When Jack Wallen’s Chromebook Pixel fell out of support, he wanted to keep that machine working. See what he did to eke out a bit more time from the equipment.
Recently, my Chromebook Pixel 2015 found itself no longer supported. I really loved that Chromebook. The two of us wrote several novels together and the keyboard/screen was unmatched. To this day I’ve yet to experience a better keyboard/trackpad combo. But, as they say, all things must end. So, when I received the notification that my Chromebook Pixel would no longer be receiving updates, I felt a tinge of sadness. Sure, I had a Pixelbook as a backup device, but it just wasn’t the same. It had a nice keyboard, but it was nowhere near that of the Pixel. And the screen? There was zero comparison.
I had a choice: Continue using the Pixel, even though it would no longer be receiving upgrades, or do something about it.
Now, before we get into this, I’ll warn you this isn’t a means to defeat the end of life for your Chromebook. Once that fateful day comes, ChromeOS will no longer receive updates, which means the laptop will eventually become vulnerable to security issues. That is not a situation you want to find yourself in. But when you want (or need) to eke out a bit more life from that device, you have options.
First, you could install a full-blown Linux distribution on that Chromebook. I’ve done that before and it works (mostly) well. But I wanted to retain that level of simplicity that comes with the Chromebook. Besides, when I want to use Linux on a laptop, I’ll turn to a machine that’s better capable of powering the OS in the way I’m accustomed to. Another option would be to install CloudReady, from Neverware. But that requires cracking open the chassis and disabling write protection. Nah.
There’s another option, one that isn’t nearly as secure as simply purchasing a new Chromebook (one that’s actually supported). But if you want to keep using that Chromebook, and do so with a browser that isn’t (eventually) dangerously out of date and insecure, you’ll have to wander down a path less-taken.
SEE: Why Chromebooks might still be your best laptop option (TechRepublic)
My solution isn’t elegant, nor is it profoundly game-changing. However, what it does is allow me to continue using that Pixel for a while longer (until I bite the bullet and install Linux).
The solution? Install and use Firefox.
That’s right. Instead of working with an out-of-date version of Chrome, I can install an up-to-date version of a browser and not worry that using said browser would be vulnerable, simply because it was old.
Now, here’s the catch. The only way to get the regular version of Firefox on a Chromebook is via Android apps. Unfortunately, that version doesn’t play well on regular-sized screens. So, to get a version of Firefox that behaves as you expect, you must go the Linux app route. Even then, the only version of the open-source browser that’s available is Firefox ESR. What is Firefox ESR? Essentially, ESR is a version of Firefox built for schools and other institutions that require a more tested, stable and secure version of the browser than what is regularly released to the public. This version doesn’t include all of the latest features, but it works really well. The ESR version also maintains the current security and stability patches.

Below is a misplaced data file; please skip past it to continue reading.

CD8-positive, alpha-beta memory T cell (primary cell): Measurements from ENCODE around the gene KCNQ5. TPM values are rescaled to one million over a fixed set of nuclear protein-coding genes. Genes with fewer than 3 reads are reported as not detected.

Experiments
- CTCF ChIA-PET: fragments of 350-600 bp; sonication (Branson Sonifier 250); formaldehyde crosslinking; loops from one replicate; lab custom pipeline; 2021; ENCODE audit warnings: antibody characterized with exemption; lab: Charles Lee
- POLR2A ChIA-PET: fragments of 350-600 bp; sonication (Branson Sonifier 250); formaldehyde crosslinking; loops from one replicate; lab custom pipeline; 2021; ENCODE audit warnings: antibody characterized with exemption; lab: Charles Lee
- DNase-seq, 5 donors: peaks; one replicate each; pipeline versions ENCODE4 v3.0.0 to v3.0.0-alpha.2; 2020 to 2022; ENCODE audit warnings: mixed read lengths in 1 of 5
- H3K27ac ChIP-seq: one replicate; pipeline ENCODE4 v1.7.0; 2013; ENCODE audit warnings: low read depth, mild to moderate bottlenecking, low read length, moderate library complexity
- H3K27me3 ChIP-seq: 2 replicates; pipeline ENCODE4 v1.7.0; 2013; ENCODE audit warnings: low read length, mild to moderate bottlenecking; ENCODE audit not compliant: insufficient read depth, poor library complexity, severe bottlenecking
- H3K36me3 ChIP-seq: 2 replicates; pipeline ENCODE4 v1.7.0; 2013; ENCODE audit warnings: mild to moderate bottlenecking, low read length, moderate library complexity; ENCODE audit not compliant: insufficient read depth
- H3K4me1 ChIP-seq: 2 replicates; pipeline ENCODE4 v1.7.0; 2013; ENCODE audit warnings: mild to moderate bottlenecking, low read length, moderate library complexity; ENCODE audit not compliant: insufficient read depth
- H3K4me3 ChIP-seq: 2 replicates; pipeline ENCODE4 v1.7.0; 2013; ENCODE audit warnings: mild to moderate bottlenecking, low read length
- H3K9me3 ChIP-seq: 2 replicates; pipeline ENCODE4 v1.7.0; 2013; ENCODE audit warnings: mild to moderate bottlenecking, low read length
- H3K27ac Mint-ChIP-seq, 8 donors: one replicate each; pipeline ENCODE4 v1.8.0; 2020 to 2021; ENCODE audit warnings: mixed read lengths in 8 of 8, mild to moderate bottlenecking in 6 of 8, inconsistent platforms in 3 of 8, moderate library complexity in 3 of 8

Before I show you how to install Firefox ESR on ChromeOS, you must first enable Linux. To do that, follow the process I outline in How to install Linux apps on your Chromebook.
Once you have that system enabled, you can then install Firefox ESR.
How to install Firefox ESR on ChromeOS
Open the Linux terminal window. Once Linux has been initialized, update apt with the command:
sudo apt-get update
When that completes, install Firefox ESR with the command:
sudo apt-get install firefox-esr -y
The installation will pick up all the necessary dependencies. When complete, you’ll find a launcher for Firefox ESR in your ChromeOS menu. Click to launch the browser, and you’re ready to go.
SEE: Tips for becoming a Chromebook expert (free PDF) (TechRepublic)
One big caveat
As I said, it’s not perfect. The one big problem I’ve found (and I cannot figure a way around it) is that you cannot upload files to Firefox. Even if you grant access to the directories housing the files to Linux (see How to share files with Linux apps on Chrome OS), Firefox doesn’t seem to be able to access the filesystem in the file upload tool. To some, that could be a deal-breaker. If you’re only using that end-of-life Chromebook to doomscroll, shop or read articles on TechRepublic, you should be good to go.
In the end, if your Chromebook has reached its final days of support, you should absolutely consider purchasing a replacement. Sure, you’ll be hard-pressed to find a better piece of hardware than the 2015 Chromebook Pixel, but there are some seriously solid options available. And even if you do install Firefox on that end-of-life Chromebook, please do not consider the problem solved. You’re still dealing with an operating system that isn’t get updated, so it would behoove you to drop the coin for a new piece of hardware.